James D. Julia, Inc.

Fine Art, Asian & Antiques Division
Upcoming Auction.
Spotlight
Spotlight
Attributed to Ammi Phillips - Pair of Ancestral Portraits
   
Spotlight
Attributed to Ammi Phillips - Pair of Ancestral Portraits

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Visit Maine
by Jim Julia, President

Eight times a year, visitors travel from all over North America and various parts of the world to attend nationally and internationally recognized auctions at James D. Julia Auction House in Fairfield, Maine. The diverse offering of quality antiques, fair and honest representation, the excitement and thrill of participating live is what continually draws these bidders. Over the years however, a number of visitors have found reasons to extend their stay. Some have even relocated. Maine has tremendous wealth of offerings. Article Image Mountain vistas, breathtaking ocean views, over 2500 lakes, ponds, rivers, and streams teaming with many species of sport fish including the renowned Eastern Maine brook trout and Land lock salmon. For well over 150 years now, drawn by the beauty, the hunting, the fishing, the hiking, and in general, the extraordinary... Read more.


What's It Worth
Worth

Unsigned - Young Boy in Blue/Grey Dress with Dog Holding a Garland of Flowers. The painting sold for $23,700.

If you have a single item, collection or entire Estate and want to know "What's it worth?" please take a picture and email us at antiques@jamesdjulia.com. We are always looking for rare & valuable items, as well as collections for our auctions.

 
An Appreciation of Nineteenth-Century Folk Portraits by David Krashes
Many so-called "primitive" portraits of the first half of the nineteenth century are extraordinarily captivating in their abstract, imaginative, and seemingly humble execution. Their beauty and charm lie in the manner in which the artists used colors and perspective. While the most prized primitive portraits show degrees of ingenuity and a divorce from reality that appeal to today's aesthetics, there was an appreciation for the images many years prior. Early-twentieth-century artists Robert Laurent, William Zorach, Elie Nadelman, and Charles Sheeler recognized the abstract qualities of American "primitives" and not only collected them, but drew inspiration from them.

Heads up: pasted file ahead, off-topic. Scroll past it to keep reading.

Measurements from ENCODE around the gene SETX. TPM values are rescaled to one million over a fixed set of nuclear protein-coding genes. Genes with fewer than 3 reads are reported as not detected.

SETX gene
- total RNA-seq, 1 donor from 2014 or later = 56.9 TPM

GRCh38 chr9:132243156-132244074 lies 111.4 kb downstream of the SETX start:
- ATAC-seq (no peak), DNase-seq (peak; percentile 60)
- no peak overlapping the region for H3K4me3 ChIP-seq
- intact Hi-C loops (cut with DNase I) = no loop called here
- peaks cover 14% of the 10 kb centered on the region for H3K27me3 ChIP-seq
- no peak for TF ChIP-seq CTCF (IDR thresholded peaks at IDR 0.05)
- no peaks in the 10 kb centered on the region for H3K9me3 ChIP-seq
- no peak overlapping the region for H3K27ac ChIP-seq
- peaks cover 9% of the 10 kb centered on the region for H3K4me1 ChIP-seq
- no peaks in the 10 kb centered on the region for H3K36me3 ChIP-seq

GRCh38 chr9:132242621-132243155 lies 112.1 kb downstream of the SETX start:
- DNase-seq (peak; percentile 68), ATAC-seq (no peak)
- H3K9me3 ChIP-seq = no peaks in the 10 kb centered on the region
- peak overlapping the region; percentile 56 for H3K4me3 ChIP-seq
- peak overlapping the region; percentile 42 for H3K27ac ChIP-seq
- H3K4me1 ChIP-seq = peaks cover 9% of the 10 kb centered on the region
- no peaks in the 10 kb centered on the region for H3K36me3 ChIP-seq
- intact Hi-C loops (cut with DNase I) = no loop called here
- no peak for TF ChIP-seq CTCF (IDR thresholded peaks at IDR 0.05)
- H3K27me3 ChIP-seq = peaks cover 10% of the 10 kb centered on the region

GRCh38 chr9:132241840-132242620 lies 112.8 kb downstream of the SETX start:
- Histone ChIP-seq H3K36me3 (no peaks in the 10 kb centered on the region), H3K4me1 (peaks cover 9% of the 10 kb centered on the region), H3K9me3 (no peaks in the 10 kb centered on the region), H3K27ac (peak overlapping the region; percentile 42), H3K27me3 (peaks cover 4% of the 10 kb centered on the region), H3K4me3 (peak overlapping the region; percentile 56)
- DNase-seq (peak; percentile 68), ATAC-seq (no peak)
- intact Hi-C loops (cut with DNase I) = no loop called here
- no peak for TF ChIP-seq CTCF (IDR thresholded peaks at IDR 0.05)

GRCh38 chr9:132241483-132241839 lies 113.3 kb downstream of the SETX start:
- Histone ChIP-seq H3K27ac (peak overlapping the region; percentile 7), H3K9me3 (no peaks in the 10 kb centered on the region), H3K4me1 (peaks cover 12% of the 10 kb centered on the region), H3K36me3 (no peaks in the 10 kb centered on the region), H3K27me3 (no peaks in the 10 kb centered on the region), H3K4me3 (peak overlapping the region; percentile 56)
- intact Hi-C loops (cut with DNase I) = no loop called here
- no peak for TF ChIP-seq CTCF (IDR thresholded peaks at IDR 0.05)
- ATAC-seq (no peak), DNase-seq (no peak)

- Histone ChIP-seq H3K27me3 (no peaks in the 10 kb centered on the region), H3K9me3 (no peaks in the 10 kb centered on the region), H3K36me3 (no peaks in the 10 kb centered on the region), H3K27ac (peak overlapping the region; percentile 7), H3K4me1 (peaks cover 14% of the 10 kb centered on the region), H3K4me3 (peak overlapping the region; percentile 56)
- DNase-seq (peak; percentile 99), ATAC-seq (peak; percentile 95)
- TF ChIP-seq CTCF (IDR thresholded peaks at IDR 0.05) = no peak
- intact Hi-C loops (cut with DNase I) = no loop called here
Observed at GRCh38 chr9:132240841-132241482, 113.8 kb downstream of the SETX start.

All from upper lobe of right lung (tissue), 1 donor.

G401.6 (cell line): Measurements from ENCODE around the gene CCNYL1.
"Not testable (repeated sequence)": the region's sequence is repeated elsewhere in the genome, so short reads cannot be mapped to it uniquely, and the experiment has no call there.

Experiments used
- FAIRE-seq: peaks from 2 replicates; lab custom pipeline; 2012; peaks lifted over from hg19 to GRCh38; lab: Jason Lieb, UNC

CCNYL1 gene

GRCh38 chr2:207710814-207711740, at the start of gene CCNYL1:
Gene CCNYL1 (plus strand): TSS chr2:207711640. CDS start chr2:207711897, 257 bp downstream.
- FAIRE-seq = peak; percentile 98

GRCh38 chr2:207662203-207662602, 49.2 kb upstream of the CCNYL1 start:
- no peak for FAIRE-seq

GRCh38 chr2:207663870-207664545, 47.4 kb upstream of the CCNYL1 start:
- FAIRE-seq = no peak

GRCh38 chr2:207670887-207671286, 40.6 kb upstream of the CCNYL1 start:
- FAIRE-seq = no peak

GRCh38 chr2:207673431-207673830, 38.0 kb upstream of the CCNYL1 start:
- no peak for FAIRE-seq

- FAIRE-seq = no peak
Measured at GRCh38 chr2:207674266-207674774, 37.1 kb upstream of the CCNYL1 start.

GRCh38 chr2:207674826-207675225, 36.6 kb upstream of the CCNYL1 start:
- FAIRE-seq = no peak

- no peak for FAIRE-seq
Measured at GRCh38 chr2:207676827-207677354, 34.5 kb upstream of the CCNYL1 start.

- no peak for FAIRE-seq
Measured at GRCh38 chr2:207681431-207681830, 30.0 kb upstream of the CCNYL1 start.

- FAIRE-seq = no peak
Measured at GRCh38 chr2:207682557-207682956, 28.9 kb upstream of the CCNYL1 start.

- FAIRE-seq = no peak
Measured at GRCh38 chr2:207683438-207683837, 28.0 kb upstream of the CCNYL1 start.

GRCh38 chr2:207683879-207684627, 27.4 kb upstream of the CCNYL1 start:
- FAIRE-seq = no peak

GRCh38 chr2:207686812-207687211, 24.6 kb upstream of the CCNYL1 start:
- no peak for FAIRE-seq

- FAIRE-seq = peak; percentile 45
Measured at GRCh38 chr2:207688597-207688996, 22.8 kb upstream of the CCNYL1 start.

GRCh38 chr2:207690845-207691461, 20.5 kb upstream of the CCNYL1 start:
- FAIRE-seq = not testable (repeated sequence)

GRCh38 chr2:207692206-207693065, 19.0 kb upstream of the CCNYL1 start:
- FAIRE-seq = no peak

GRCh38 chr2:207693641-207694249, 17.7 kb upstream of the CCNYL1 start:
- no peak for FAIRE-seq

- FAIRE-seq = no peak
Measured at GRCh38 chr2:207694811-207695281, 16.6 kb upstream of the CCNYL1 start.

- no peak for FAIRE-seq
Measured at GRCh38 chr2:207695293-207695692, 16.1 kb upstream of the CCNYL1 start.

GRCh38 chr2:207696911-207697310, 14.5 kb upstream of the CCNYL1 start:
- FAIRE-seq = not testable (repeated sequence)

The often asked question, "But is it a good likeness?" doesn't apply exclusively to folk portraits. In modern portraiture the likeness often bears little resemblance to the actual sitter, though we still see the result as an appealing work of art. The same can be said

for primitive folk portraits. More important than attaining a likeness was the fact that the artist probably achieved his goal of painting an image that pleased the sitter and his or her family.

Primitive portraits were generally painted by itinerant artists who worked for food and lodging or who rented their facilities, staying in an area until all interested subjects had been painted before moving on. They occasionally advertised their services in newspapers, offering additional skills such as fancy, sign, and coach painting to broaden their potential for income. Some artists charged different rates depending on how much a sitter was willing to spend, which was reflected in whether the finished product had more or less realism and modeling.Some itinerant artists painted... Read more.

Attributed to Horace Bundy - Portrait of Two Children
Attributed to Horace Bundy - Portrait of Two Children

At James D. Julia, Inc. we are always seeking high quality antiques of all types for our year-round auctions. We offer the best seller commission rates in the industry, as low as 0% for high value items and collections. Please contact us directly at 207-453-7125 (Maine office) or 781-460-6800 (Boston area office) to learn more or if you are considering consigning one item, an entire collection or an estate to auction. All inquiries are confidential and without obligation.

Lic#: ME:AR83 / MA: AU1406 / NH: 2511